Break Even Diagrams Break Even point is when

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Break Even Diagrams • Break Even point is when a firms total costs are

Break Even Diagrams • Break Even point is when a firms total costs are the same as revenue • At break even point the firm is making no profit, and is also making no loss. • At output/sales levels less than break even point the firm is making a loss • At output/sales levels higher than break even point the firm is making a profit

The Break Even Diagram Costs and Sales Revenue £s per month On a break

The Break Even Diagram Costs and Sales Revenue £s per month On a break even diagram the vertical (Y) axis shows costs and revenues £ 3000 £ 2000 The horizontal (X) axis shows output and sales £ 1000 0 100 200 300 400 and 500 Output Sales - units

Fixed Costs and Sales Revenue £s per month £ 3000 Fixed Costs do not

Fixed Costs and Sales Revenue £s per month £ 3000 Fixed Costs do not change with output or sales. As output and sales increase, Fixed Costs remain the same. Examples of Fixed Costs include, rent, rates and loan repayments In this example Fixed Costs total £ 1200 per month. At output/sales nil Fixed Costs are £ 1200, at output/sales 100, 200, 300 etc. Fixed Costs are still £ 1200 – no change. £ 2000 Fixed Costs £ 1000 0 F 100 200 300 400 and 500 Output Sales - units

Costs and Sales Revenue £s Variable Costs change with output and sales. As output/sales

Costs and Sales Revenue £s Variable Costs change with output and sales. As output/sales increase, so do Variable Costs. At output nil, Variable Costs are nil. £ 5000 Variable Costs £ 4000 £ 3000 £ 2000 In this example Variable Costs per unit are £ 10. So if we make and sell 1 unit Variable Costs are £ 10. And if we make 400 Variable If we make 100 VCs total £ 1000 F Costs will be £ 4000 £ 1000 0 100 200 300 400 500 Output and Sales - units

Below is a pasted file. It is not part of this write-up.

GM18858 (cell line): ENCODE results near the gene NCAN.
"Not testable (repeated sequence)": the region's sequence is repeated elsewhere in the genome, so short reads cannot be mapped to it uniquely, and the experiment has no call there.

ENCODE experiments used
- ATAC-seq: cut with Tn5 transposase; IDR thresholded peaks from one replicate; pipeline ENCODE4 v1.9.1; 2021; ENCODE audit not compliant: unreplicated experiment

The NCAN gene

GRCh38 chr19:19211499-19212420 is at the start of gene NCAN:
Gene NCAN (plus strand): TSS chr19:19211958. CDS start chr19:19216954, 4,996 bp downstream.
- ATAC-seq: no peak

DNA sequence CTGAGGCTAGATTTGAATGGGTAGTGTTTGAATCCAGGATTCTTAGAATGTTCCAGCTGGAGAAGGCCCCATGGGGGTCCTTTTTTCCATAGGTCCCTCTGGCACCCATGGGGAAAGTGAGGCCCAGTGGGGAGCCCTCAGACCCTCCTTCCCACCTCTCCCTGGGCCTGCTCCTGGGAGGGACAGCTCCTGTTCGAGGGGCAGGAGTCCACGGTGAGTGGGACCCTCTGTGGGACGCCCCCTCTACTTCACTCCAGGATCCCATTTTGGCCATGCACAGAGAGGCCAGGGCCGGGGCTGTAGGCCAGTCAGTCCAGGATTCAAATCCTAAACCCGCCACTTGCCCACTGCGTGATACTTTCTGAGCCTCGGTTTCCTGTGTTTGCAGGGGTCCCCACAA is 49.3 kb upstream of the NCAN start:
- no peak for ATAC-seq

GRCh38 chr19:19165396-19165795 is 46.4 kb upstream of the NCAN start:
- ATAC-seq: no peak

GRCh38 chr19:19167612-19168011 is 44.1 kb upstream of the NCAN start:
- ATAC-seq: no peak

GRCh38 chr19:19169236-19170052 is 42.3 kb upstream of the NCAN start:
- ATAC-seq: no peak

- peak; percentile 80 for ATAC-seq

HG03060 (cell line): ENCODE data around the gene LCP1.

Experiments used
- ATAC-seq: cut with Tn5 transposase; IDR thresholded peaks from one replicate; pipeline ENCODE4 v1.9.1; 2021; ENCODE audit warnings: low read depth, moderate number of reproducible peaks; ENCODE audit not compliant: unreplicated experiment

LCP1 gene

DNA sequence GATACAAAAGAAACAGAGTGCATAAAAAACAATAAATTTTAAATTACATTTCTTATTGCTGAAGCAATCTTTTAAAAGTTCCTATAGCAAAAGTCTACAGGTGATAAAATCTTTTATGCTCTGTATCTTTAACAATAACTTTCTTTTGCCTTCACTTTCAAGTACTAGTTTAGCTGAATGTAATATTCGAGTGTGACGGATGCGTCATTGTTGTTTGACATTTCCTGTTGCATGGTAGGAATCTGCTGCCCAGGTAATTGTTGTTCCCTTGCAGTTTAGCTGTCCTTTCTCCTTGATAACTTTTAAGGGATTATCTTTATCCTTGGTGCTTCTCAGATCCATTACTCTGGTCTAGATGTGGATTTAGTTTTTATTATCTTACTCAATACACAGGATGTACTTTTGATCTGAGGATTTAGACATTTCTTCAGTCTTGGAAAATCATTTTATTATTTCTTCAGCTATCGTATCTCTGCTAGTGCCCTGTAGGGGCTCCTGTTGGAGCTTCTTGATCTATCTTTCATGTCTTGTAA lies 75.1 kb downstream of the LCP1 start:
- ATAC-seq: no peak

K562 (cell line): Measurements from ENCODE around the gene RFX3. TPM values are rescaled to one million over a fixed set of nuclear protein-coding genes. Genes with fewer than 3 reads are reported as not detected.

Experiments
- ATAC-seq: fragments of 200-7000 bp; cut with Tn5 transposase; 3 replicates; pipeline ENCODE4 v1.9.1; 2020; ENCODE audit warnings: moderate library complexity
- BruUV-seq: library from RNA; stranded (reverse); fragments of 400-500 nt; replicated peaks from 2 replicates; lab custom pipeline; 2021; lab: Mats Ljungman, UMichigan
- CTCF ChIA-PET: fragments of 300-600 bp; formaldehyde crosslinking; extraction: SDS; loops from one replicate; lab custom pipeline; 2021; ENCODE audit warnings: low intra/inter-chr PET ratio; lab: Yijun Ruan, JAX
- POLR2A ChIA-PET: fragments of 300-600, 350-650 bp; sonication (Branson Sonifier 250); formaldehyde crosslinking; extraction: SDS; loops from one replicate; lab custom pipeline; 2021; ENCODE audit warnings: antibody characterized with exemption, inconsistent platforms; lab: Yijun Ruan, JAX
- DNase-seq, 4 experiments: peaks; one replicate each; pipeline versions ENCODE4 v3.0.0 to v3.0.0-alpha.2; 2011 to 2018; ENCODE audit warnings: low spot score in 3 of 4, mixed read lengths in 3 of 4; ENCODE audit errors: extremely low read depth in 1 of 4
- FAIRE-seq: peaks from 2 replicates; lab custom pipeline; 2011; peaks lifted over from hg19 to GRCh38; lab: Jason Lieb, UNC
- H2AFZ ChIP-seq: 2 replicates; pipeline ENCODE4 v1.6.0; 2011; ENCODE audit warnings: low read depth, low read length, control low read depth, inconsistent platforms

Costs and Sales Revenue £s Total Costs are Fixed Costs plus Variable Costs At

Costs and Sales Revenue £s Total Costs are Fixed Costs plus Variable Costs At Output nil, we have no Variable Costs, just Fixed Costs. So Total Costs are £ 1200. £ 5000 £ 4000 Variable Costs £ 3000 £ 2000 But at higher levels of output/sales, we have Both Fixed and Variable costs. So at output 400, Total Costs = Fixed Costs £ 1200 plus Variable Costs £ 4000 (400 x £ 10) = £ 5200 Fixed Costs £ 1000 0 100 200 300 400 and 500 Output Sales - units

Costs and Sales Revenue £s £ 5000 Revenue The Revenue line shows us different

Costs and Sales Revenue £s £ 5000 Revenue The Revenue line shows us different levels of revenue from different levels of sales. In this case we sell each unit for £ 15 At sales nil then revenue will be nil, but if we sell one then revenue will be £ 15, sell 100 £ 1500. £ 4000 £ 3000 And if we sell 300 revenue will be 300 x £ 15 = £ 4, 500 £ 2000 £ 1000 0 100 200 300 400 and 500 Output Sales - units

If we put the costs and revenue Costs lines together we have the complete

If we put the costs and revenue Costs lines together we have the complete and Break Even diagram Sales Revenue £s £ 5000 Break Even Point £ 4000 Total Costs Revenue Where Total Costs = Revenue Variable Costs F £ 3000 £ 2000 Fixed Costs £ 1000 Break Even Output 240 units 0 100 200 300 400 and 500 Output Sales - units

Costs and Sales Revenue £s £ 5000 Profit and Loss Total Costs Revenue Area

Costs and Sales Revenue £s £ 5000 Profit and Loss Total Costs Revenue Area of profit Break Even Point Variable Costs £ 4000 £ 3000 Area of loss £ 2000 Fixed Costs £ 1000 Break Even Output 0 100 200 300 400 and 500 Output Sales - units